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TitlePlutonic rocks of the eastern Bella Coola map area, southwest British Columbia
AuthorHrudey, M G; Struik, L C; Diakow, L J; Mahoney, J B; Woodsworth, G J; Sparks, H A; Kaiser, E A; Gleeson, T P
SourceGeological Survey of Canada, Current Research (Online) no. 2002-A9, 2002, 10 pages,
PublisherNatural Resources Canada
Mediapaper; on-line; digital
RelatedThis publication is contained in Geological Survey of Canada; Geological Survey of Canada; (2002). Current Research 2002, winter release, Geological Survey of Canada, Current Research no. 2002
File formatpdf
ProvinceBritish Columbia
NTS93D/07; 93D/08; 93D/09; 93D/10
AreaBella Coola
Lat/Long WENS-127.0000 -126.0000 52.7500 52.2500
Subjectsigneous and metamorphic petrology; structural geology; bedrock geology; plutonic rocks; plutons; igneous rocks; diorites; tonalites; deformation; shear zones; granodiorites; granites; gabbros; hornblendites; Salloomt Intrusive Suite; Kalone Intrusive Suite; Talcheazoone Intrusive Suite; Firvale Intrusive Suite; Four Mile Intrusive Suite; Crag Creek Intrusive Complex; intrusive suites; intrusive complex; Jurassic; Mesozoic; Cenozoic; Tertiary; Cretaceous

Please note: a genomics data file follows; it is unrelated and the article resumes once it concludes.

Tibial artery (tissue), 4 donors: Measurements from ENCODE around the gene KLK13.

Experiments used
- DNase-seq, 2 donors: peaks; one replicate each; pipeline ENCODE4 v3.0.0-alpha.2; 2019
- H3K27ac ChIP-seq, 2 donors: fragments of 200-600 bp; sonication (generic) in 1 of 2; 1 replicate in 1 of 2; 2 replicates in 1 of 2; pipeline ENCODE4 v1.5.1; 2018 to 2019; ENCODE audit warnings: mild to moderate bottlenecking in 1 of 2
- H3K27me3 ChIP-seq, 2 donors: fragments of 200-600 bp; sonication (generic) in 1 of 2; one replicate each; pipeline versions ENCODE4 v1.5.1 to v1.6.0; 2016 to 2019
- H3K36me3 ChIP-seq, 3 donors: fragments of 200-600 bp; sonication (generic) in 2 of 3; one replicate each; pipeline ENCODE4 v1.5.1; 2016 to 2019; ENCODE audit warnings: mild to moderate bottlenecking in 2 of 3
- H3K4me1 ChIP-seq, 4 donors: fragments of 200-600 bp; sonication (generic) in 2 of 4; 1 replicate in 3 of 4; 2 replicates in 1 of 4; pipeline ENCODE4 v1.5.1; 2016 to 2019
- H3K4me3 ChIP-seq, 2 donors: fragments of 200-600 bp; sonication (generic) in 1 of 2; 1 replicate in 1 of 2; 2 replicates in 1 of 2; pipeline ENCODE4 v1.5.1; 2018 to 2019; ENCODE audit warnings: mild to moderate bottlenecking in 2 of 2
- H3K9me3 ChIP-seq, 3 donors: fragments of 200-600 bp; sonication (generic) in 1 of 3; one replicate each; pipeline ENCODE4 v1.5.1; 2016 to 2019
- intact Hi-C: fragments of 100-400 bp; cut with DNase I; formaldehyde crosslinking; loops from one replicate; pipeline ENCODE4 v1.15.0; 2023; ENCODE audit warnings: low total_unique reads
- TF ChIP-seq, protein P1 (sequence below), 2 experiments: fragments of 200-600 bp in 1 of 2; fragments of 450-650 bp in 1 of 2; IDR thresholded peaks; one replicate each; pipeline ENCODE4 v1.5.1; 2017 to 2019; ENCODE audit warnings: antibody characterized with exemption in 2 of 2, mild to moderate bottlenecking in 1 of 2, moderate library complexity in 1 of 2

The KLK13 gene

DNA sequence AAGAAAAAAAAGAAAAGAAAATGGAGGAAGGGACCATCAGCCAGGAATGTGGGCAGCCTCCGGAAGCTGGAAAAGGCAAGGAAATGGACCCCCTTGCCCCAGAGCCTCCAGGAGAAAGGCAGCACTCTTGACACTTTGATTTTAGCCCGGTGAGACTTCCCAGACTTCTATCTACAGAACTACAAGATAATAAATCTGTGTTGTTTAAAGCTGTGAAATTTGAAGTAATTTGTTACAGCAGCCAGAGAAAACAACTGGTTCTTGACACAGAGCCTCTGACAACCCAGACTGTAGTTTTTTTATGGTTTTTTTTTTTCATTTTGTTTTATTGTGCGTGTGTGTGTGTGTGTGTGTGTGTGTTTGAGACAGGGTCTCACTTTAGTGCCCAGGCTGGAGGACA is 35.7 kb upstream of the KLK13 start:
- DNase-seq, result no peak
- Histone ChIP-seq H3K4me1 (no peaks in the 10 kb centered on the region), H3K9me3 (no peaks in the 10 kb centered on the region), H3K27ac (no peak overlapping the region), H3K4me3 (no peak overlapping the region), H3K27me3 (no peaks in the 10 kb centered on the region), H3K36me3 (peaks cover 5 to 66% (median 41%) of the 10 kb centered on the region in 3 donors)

Illustrationssketch maps; photographs
ProgramTargeted Geoscience Initiative (TGI-1), 2000-2003
Released2002 01 22
AbstractThe abundant plutonic rocks of the eastern Bella Coola map area are mostly of intermediate composition and are interpreted as Jurassic to Eocene. They are subdivided into five intrusive suites, one intrusive complex, and several undifferentiated plutons. The Salloomt suite ((?)Jurassic) is dominated by medium-grained, hornblende-rich diorite. The Kalone suite of biotite-hornblende tonalite is involved in ductile deformation within shear zones adjacent to Jump Across Creek. The Talcheazoone suite consists of uniformly foliated quartz diorite. The Firvale suite comprises altered Early Cretaceous biotite granodiorite. The Four Mile suite comprises pristine biotite-muscovite granite; these plutons truncate a regional pattern of the northwest-trending folds and shear zones. The Crag Creek intrusive complex is diorite and gabbro cut by numerous locally sheeted dykes of granodiorite, rhyolite, basalt, and andesite. Some lens-like sills between screens of country rock may have formed along pre-existing, subvertical structures.